Monday 27 December 2010

Blog Action against Hungarian Media Law has called for a Blog Action against the new media law that will come into force in Hungary on January 1st. Hungary will assume the rotating presidency of the Council for the next 6 months, and has set up a presidency blog, so it is a great time for the Euroblogosphere (and national blogospheres) to highlight the dangers to press freedom, and to push for the law's repeal.

You can find the OSCE's damning assessment of the legislation here: PDF.

OSCE Report:

"They will introduce a highly centralized governance and regulatory system, with many new and unnecessary bodies of oversight and supervision and with many decision-making processes involving a succession of inputs by disparate bodies – probably breeding conflicts and inefficiencies, but also multiplying opportunities for political control. The whole system may have a serious chilling effect on media freedom and independence ((by encouraging selfcensorship) and on the exercise of freedom of expression.


The new institutional framework may, if deliberately (mis)used for this purpose, create conditions for the realization of the “winner-takes-most” or indeed “winner-takes-all” scenario in the current term of Parliament, in defiance of the principle of the division of powers and of the checks and balances typical of liberal democracy. As such, the design of this framework runs directly counter to democratic standards in the field of media system organization and governance. Accordingly, this package, which exceeds what is justified and necessary in a democratic society, is cause for very serious concern."

The legislation covers traditional and internet media, though the OSCE report fears that the legislation is framed so all internet content could conceiveably be covered by the law. In any case, the law will change the media landscape in Hungary significantly, by bringing in content regulation where previously the content itself had been "virtually free" of, and which is "without precident in democratic countries" (page 6 of the report PDF). The legislation will set up a National Media and Telecommunications Authority, which the Hungarian government will be able to appoint officials to, and will oversee media (including group blogs) in Hungary, without the national parliament being able to form a adequate check on the government:

"...the manner of appointment of the Media Council Chairperson
amounts to nothing less than government capture of Parliament. Parliament is left no choice but to vote for the Prime Minister’s candidate. Moreover, should it fail to elect that person, its decision will be disregarded in the sense that the President would still chair meetings of the Media Council (with a voice, but not a vote) and the only option left to Parliament would be eventually to elect that same person to this position – or leave the position unfilled, thus considerably weakening the MC. This is very likely if the governing party/coalition does not have a two-thirds majority in Parliament. Then, the solution designed to promote the development of consensus on the chairmanship of the MC could easily turn into an opportunity for obstruction by opposition parties."

Group blogs are another issue, as in Hungary group blogging is popular. As blogs can be fined if they are "edited" or written by several people, this could have a chilling effect on blogging in Hungary, where people are afraid of blogging together and risking suffering for what other people write. Mathew Lowry has written about this over on his blog.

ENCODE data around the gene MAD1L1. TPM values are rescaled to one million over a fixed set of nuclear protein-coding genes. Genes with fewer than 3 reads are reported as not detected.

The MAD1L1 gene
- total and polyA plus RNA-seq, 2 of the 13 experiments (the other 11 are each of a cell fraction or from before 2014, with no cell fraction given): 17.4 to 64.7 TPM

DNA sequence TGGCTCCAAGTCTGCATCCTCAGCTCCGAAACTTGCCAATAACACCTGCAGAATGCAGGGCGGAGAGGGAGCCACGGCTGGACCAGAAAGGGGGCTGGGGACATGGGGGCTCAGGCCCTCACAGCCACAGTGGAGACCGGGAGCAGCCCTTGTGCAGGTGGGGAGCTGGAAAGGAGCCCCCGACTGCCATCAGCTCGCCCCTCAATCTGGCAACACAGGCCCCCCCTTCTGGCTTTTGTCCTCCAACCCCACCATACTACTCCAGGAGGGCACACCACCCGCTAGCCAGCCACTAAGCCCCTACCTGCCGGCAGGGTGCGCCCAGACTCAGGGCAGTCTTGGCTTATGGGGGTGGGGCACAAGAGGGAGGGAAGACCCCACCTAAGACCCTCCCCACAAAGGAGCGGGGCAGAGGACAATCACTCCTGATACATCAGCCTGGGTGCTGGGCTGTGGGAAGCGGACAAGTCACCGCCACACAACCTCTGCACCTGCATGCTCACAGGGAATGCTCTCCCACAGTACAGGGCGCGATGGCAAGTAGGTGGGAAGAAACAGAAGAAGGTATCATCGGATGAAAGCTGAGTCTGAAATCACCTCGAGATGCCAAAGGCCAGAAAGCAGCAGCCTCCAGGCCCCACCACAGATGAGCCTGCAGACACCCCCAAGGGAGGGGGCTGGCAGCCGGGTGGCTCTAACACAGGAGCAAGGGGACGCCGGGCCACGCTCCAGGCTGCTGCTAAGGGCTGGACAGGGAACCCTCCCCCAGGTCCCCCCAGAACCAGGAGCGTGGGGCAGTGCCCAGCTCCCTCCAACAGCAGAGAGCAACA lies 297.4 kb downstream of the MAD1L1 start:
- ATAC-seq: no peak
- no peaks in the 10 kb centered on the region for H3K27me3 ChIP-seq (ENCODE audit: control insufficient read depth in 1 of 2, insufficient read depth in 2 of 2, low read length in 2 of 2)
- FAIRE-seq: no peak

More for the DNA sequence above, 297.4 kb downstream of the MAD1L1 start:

I won't go into the law in greater detail (other blogs and the OSCE have done a good job - the OSCE Report is 57 pages long, after all!), but the vagueness of "appropriate" information, the vagueness of the idea of content and the political nature of appointments are a threat to freedom of the press and to blogging, so I would encourage everyone to join in with the Blogging Action, and raise awareness through blogs and Tweeting. Though the Presidency has argued that this is a purely national matter, and the presidency shouldn't be "hijacked" by it, but the freedom of the media is fundamental to democracy, and we should be concerned about such laws taking root in other countries. Not only is it a question of how we can ensure the same standards of rights, openness and democracy in Member States after they've joined the EU, but just as the presidency used the argument that none of the measures were not found in other Member States, tolerating the erosion of rights in one Member State makes it easier for such erosion to spread.


  1. It is very important to ensure that Hungary to change its attitude and to repeal the law of media.

  2. If you dropped your premeditated view and looked a bit closer you could have seen that the OSCE report dates from September 2010, while the law was finally adopted at the end of December 2010. It has been changed to a huge extent after the OSCE report (even though the law still has faults). What your blog shows is that you not only failed to read the law, but you also disregard obvious facts.

  3. @ Anonymous

    The OSCE issued a press statement heavily condemning the law, and highlighting again the wide scope of the regulator's powers (the "content" issue), and the registration issue - so at least two of the major points remain the case as of December 22nd.

    I have not been able to find indications that the law has been changed in line with OSCE recommendations, but the language barrier means that I could have missed it. If you've some sources backing up your claims, I'd be happy to correct my article.